Frequently asked questions: Run a node
How do I run a node?
See instructions here!
How to verify the integrity of the Nitro database I currently have?
We have an accumulator hash on all messages, which means that a message can't be added to the database without the previous message being correct.
To confirm that everything's working properly, you could just make sure that it's syncing and that the latest block is consistent with other Arbitrum nodes; e.g., you could check it against Arbiscan (note that Arbiscan's search field doesn't support searching by block hash).
How can I check if the node is running properly and diagnose the issue if it is not?
We have trace-level logging RPC request implemented on our node. You could use it to log all requests and responses at the trace level. (The performance impact of this should be negligible compared to the network overhead of an RPC request in the first place, especially considering that the request/response will only be serialized for logging if that log level is enabled.)
Why do I need an L1 node to run an Arbitrum node?
On the node syncing stage, Arbitrum nodes read transactions from batches that were previously posted on L1 and have been executed. They then connect to the Sequencer feed to receive new incoming batched transactions that have not yet been posted on L1.
When fully synced, the Arbitrum node uses the State Transition Function (STF) to consume transactions coming from the Sequencer feed and creates a new state. It also waits for the L1 batch to be posted. If the L1 batch that is finalized on L1 is different from what the Sequencer published, the node will change the state based on the L1 batched transactions.
Can I run an Arbitrum node in p2p mode?
Arbitrum doesn't have a consensus mechanism, so "p2p mode" doesn't apply. For nodes to sync to the latest chain state, they connect to an L1 node to sync the chain's history that's been posted in calldata and connect to the Sequencer feed for the transactions that have yet to be posted in batches. In no case do nodes need to peer up and sync with each other.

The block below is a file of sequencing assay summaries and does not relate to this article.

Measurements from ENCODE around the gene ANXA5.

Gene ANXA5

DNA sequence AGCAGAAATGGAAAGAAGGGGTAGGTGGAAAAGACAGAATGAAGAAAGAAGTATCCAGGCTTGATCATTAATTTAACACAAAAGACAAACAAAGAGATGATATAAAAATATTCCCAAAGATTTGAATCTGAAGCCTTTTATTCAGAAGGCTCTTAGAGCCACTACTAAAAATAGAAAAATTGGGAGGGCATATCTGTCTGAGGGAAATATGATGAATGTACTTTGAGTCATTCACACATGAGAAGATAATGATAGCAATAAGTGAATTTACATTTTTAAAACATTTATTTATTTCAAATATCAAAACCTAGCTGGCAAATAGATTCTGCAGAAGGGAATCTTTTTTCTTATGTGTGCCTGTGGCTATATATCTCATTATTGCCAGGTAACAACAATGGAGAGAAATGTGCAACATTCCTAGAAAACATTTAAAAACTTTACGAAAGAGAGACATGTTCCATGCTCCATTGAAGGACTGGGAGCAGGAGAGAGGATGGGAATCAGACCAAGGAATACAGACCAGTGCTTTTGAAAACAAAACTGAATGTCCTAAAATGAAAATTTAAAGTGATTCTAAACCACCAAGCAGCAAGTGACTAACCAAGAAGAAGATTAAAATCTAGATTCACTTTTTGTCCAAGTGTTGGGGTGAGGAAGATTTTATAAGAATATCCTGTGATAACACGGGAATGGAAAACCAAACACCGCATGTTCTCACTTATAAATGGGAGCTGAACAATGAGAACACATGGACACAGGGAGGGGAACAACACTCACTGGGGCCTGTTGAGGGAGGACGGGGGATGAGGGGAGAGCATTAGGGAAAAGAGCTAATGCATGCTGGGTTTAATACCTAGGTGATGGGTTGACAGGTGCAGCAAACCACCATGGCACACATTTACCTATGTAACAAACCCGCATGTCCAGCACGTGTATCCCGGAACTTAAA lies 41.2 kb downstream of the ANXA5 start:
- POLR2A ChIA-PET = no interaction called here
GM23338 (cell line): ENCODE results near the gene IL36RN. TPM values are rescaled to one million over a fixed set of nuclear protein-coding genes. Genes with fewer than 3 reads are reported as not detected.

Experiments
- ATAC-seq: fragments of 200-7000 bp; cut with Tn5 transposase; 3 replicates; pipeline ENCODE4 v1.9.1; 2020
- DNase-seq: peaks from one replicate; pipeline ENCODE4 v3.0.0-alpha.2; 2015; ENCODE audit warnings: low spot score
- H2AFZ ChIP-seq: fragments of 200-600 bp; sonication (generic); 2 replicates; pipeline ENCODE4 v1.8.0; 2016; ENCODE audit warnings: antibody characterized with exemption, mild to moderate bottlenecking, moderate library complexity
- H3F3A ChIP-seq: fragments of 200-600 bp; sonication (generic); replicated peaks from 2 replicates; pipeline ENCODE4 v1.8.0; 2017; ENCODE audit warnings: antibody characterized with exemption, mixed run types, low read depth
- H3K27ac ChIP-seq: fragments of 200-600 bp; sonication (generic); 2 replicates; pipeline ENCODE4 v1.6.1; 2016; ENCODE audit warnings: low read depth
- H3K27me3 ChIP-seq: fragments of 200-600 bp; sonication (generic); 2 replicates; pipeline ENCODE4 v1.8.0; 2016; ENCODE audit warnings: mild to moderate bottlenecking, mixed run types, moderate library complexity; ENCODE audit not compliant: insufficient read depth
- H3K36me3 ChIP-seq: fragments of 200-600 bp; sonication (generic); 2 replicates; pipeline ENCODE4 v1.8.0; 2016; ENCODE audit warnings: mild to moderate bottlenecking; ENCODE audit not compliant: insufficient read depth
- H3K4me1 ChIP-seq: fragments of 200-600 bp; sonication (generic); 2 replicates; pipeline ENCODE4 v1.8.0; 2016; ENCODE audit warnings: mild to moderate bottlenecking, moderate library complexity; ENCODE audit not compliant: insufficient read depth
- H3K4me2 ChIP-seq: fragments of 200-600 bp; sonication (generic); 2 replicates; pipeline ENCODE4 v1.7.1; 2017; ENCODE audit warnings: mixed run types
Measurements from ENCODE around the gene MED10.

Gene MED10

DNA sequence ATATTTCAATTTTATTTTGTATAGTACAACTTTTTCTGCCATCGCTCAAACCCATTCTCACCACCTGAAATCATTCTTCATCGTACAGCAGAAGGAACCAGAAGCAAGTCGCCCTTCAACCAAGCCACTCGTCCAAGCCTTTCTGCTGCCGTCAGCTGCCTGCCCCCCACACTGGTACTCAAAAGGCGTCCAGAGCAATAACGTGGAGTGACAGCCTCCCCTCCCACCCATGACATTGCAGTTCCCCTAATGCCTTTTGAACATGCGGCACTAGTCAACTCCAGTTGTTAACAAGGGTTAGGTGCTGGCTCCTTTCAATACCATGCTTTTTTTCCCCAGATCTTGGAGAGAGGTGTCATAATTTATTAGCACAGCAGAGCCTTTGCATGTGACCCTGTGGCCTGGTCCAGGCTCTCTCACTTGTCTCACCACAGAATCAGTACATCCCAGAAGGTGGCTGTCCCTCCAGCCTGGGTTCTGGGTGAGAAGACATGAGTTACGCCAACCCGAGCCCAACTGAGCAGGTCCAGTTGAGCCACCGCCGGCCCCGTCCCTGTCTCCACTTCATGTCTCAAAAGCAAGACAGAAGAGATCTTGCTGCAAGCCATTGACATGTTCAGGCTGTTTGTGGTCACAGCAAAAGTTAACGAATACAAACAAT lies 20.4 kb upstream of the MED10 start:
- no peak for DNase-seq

How do I read messages from the Sequencer feed?
Running an Arbitrum relay locally as a Feed Relay lets you subscribe to the Sequencer feed for real-time data as the Sequencer accepts and orders transactions off-chain. Visit How to read the sequencer feed for a detailed how-to.
How do I run a node locally for development?
See instructions here.
We recommend running nitro nodes via docker; to compile directly / run without docker, you can follow the steps in this file then run the executable directly.
Is there any way to retrieve pre-Nitro archive data from a Nitro node?
The pre-nitro stack is also referred to as a "classic" stack. Full nitro nodes start with a database that contains the information from the "classic" era. However, it is not possible for a nitro node to query archive information contained in "classic" blocks right away. To do that, you need to also run a classic node (instructions here) and set the parameter
Keep in mind that this information only applies to Arbitrum One nodes. Arbitrum Nova and Arbitrum Goerli nodes started with a Nitro stack from the beginning, so they don't have "classic" data.